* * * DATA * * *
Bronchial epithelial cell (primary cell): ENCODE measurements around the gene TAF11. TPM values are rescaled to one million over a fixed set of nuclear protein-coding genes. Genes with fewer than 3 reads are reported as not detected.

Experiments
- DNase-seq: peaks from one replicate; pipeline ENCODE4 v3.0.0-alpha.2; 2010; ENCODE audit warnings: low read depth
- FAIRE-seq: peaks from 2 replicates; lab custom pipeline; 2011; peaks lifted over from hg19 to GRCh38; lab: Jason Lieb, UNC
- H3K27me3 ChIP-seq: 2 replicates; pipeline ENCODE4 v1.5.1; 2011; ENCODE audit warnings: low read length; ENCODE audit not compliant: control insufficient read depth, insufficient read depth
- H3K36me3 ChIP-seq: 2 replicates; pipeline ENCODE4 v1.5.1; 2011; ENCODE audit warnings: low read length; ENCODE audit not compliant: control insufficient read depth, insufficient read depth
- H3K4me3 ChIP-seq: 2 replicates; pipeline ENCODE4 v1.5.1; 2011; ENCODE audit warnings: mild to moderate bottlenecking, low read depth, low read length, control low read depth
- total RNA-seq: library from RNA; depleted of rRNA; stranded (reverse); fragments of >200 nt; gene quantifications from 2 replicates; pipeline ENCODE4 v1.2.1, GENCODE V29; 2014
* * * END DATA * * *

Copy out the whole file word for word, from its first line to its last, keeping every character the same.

Bronchial epithelial cell (primary cell): ENCODE measurements around the gene TAF11. TPM values are rescaled to one million over a fixed set of nuclear protein-coding genes. Genes with fewer than 3 reads are reported as not detected.

Experiments
- DNase-seq: peaks from one replicate; pipeline ENCODE4 v3.0.0-alpha.2; 2010; ENCODE audit warnings: low read depth
- FAIRE-seq: peaks from 2 replicates; lab custom pipeline; 2011; peaks lifted over from hg19 to GRCh38; lab: Jason Lieb, UNC
- H3K27me3 ChIP-seq: 2 replicates; pipeline ENCODE4 v1.5.1; 2011; ENCODE audit warnings: low read length; ENCODE audit not compliant: control insufficient read depth, insufficient read depth
- H3K36me3 ChIP-seq: 2 replicates; pipeline ENCODE4 v1.5.1; 2011; ENCODE audit warnings: low read length; ENCODE audit not compliant: control insufficient read depth, insufficient read depth
- H3K4me3 ChIP-seq: 2 replicates; pipeline ENCODE4 v1.5.1; 2011; ENCODE audit warnings: mild to moderate bottlenecking, low read depth, low read length, control low read depth
- total RNA-seq: library from RNA; depleted of rRNA; stranded (reverse); fragments of >200 nt; gene quantifications from 2 replicates; pipeline ENCODE4 v1.2.1, GENCODE V29; 2014